It was not planned at all. I was really interested in Civil engineering and after my undergrad, I started to think a little bit more about transportation engineering. The big change happened when I went to UT Austin and started working with my advisor Chandra Bhat. He’s a very inspirational person and a careful teacher. In engineering we deal with a lot of deterministic models. In contrast, I was working on stochastic problems trying to predict how travel patterns would shift in response to transportation related interventions. For example, would there be more congestion on adjoining roads because of spillovers from a new road? To forecast these, I had to build models of human behaviour. The idea of modelling human beings using mathematics was something I had never thought of seriously before. As human beings we have a fair amount of randomness associated with us. This aspect interested me. That is how I got into marketing and applied economics where we predict how people react to market interventions and respond based on those predictions.
5) You have received numerous prestigious awards, scholarships and even the tag of one of the “best forty under 40″ B-School professors in the world! Our hearty congratulations for that… could you please describe your work at Stanford GSB? What do you love most about your work?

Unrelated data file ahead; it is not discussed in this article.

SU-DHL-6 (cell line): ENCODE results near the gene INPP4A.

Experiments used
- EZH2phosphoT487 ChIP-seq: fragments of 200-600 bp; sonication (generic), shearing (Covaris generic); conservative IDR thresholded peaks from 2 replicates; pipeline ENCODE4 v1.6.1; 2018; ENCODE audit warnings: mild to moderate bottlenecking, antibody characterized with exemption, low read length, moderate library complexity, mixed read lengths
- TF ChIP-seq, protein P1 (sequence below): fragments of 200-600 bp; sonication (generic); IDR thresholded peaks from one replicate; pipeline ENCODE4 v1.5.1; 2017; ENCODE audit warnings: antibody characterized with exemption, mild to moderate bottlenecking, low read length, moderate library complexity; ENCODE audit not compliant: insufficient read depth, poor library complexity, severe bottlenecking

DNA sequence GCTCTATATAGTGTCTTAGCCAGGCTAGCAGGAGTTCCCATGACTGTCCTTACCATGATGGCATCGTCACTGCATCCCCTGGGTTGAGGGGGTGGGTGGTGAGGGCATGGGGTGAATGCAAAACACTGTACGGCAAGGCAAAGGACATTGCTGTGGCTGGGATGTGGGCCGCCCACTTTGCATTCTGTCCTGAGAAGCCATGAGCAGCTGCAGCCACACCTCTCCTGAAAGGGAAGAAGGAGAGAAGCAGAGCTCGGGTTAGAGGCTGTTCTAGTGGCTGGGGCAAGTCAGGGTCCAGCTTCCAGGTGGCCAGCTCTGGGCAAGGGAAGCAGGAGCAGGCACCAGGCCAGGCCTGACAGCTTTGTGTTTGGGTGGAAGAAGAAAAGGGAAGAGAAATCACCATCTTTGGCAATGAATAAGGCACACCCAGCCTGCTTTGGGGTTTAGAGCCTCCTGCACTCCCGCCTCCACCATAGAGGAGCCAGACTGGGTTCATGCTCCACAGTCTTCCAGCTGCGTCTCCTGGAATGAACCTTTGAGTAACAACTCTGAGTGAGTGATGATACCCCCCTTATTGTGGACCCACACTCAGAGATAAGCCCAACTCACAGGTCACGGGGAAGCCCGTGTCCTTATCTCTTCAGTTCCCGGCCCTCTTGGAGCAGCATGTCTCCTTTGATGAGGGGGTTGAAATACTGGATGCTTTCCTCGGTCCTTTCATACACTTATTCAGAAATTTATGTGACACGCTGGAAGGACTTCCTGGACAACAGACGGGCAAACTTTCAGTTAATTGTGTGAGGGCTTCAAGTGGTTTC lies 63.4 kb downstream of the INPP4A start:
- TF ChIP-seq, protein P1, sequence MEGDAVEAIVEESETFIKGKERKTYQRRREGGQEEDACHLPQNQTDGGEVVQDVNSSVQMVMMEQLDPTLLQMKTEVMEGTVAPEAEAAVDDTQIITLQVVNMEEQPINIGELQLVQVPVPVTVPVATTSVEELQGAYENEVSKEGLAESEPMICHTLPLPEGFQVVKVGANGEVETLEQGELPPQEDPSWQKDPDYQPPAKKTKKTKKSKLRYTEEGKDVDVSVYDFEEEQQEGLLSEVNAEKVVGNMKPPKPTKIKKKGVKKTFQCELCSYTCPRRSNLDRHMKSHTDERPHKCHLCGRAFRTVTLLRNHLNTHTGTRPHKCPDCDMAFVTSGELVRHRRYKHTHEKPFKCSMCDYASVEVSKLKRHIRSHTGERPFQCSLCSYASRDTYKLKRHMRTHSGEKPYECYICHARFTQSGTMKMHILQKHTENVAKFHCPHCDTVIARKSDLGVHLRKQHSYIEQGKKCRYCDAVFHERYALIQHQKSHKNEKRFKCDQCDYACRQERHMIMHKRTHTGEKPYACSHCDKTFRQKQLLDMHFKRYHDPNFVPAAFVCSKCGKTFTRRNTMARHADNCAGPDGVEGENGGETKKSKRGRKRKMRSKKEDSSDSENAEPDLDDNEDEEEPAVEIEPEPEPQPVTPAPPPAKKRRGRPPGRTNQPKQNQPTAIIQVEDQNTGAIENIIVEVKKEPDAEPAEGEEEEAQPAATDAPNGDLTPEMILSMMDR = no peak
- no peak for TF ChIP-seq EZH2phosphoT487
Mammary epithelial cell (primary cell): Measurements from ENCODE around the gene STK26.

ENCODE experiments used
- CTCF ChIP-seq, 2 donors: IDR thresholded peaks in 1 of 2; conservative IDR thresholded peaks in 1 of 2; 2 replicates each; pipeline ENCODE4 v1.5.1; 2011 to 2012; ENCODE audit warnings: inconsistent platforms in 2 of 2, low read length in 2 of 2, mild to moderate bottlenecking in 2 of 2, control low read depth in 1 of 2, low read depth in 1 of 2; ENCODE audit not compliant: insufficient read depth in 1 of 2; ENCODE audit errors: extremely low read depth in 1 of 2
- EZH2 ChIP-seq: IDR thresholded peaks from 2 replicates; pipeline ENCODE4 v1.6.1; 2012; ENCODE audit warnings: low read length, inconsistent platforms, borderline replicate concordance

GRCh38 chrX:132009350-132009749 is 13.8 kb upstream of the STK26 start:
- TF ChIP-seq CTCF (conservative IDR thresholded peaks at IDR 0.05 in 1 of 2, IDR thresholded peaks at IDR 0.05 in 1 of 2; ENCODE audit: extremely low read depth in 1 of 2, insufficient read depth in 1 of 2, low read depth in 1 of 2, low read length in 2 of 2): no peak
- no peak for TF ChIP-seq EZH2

Thank you. I think of my Stanford experience as “drinking from a fire hose”. There is a lot of knowledge generation and transfer happening here every day. I get to interact with many smart individuals often and I try to absorb as much as I can. The thing that I love most about working here is that it is a tacit commitment to lifelong learning. The other interesting thing about working here is the location. We are located in the heart of the business world – Silicon Valley. We work very closely with the most innovative companies and start-ups in the world. Because of this there is a smooth diffusion between research and practice. Quite a bit of my research gets applied to practice as well and what happens in practise affects my research. This symbiotic relationship is one of the most fulfilling aspects of life and work at Stanford. What a typical day is like? Meet with my PhD students, all of whom are very smart, and work on important questions or chat about some new exciting research. Then, on most days, attend a seminar or a talk. I give a lot of talks and seminars as well. Then, work on research, think about publishing papers. I also teach in the MBA and the PhD programs. Then, probably a cup of coffee with my colleagues, meet people from the valley. That’s a typical day for me.
6) We spoke about extra-curricular activities and hostel life. Your comments on the academic environment during your time at IIT Madras?